A guest post by Maureen Fergus
I finished writing Tomorrow’s Kingdom, the final book in The Gypsy King trilogy, on a Saturday morning in early June last year. I’d stayed up until two the night before, hoping to finish it off, but when I got so tired that I had to squint to keep from seeing double, I decided that perhaps a little sleep was in order. I staggered over to the couch and collapsed. Two hours later, I was back at work. Four hours after that, my family started to wake up. As the hours slipped by, a hush fell over the house.
From time to time, my husband or one of my kids would tiptoe by and whisper, “How much do you have left to go?”
“A couple of pages,” I would murmur, my eyes glued to the screen, my fingers flying across the keyboard. “Less than a page … a paragraph … a sentence …”
Then, before I knew it, the answer was, “I’m done.”
And just like that it was over.
The feeling that came over me then was a strange mixture of tranquility and emptiness. Tranquility because I’d driven myself rather mercilessly in an effort to finish this trilogy and I could hardly believe I’d actually done it; emptiness because the kingdom of Glyndoria, its cast of characters and their destinies had been my all-consuming passion for so long that I didn’t know what I was going to do without them.
It was an adjustment, to be sure. It took a few weeks for my brain to stop feeling like a sponge that had been squeezed too hard, and a few months for me to stop repeatedly waking up during the night because I was dreaming about some particularly dramatic or tragic scene from one of the books.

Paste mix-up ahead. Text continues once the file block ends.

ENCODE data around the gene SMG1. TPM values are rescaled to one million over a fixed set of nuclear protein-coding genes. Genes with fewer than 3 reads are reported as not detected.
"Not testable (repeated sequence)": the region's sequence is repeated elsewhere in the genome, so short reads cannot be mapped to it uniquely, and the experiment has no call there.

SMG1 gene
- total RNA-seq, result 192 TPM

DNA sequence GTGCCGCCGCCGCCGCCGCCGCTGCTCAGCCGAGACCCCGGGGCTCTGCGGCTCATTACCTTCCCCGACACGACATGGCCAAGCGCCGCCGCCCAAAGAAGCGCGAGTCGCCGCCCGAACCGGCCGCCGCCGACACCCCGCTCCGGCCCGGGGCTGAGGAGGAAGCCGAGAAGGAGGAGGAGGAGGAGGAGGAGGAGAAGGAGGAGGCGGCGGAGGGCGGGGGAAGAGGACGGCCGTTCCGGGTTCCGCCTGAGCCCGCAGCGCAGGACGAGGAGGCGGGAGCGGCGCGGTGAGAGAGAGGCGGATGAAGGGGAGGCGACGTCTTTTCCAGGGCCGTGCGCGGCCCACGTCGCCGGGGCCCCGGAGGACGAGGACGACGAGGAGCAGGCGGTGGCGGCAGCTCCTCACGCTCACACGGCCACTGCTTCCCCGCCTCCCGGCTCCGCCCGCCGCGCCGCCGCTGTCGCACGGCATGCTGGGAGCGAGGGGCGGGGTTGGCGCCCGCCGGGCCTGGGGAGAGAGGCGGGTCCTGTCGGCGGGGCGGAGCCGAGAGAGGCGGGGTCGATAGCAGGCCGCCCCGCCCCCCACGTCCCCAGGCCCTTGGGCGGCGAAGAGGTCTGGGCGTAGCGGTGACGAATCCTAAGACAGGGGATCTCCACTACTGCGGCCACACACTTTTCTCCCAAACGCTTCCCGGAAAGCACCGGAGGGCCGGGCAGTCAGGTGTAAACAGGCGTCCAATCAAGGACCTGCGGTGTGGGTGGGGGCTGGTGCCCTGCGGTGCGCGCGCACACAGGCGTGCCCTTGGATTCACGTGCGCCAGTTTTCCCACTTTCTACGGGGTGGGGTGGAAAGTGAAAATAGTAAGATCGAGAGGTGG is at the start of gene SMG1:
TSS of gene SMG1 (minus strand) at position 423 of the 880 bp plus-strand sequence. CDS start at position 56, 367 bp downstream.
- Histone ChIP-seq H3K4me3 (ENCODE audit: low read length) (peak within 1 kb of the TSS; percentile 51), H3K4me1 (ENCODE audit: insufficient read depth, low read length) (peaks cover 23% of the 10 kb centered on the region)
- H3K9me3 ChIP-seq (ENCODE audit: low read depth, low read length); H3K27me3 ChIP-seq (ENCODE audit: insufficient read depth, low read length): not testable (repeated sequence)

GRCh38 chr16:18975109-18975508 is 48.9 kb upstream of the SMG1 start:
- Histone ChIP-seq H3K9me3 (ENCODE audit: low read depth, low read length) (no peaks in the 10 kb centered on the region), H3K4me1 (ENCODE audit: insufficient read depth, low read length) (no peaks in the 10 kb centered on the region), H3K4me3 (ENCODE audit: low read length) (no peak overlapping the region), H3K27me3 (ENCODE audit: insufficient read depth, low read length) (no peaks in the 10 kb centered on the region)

Recently, I was asked which characters I missed the most now that I was finished writing the trilogy. The answer is that it can be hard to let go of characters as complicated as Persephone, as irresistible as Azriel and as deliciously evil as Mordecai, but if I’ve done my job as a writer, by the time I’ve finished a book (or in this case, a trilogy) I’ve told that part of my characters’ stories that I was meant to tell. For me, there shouldn’t be a powerful feeling of wanting to stay connected to them. Sometimes we meet people who have a profound impact on us at a certain point in our lives. Then we or they move on and our time together becomes a special and important memory — an experience that helps to shape who we are and the path our lives takes.
The characters from The Gypsy King trilogy are like this for me. There are still nights when the citizens of Glyndoria, good and evil, visit me in my dreams. But while I enjoy connecting with them again, I don’t really encourage them to linger.
Because you see, I’m working on a new young adult novel about a different boy and a different girl in a different world, and I owe these new characters and this new story nothing less than my undivided attention.
TOMORROW’S KINGDOM is available from Razorbill Canada on July 8th 2014.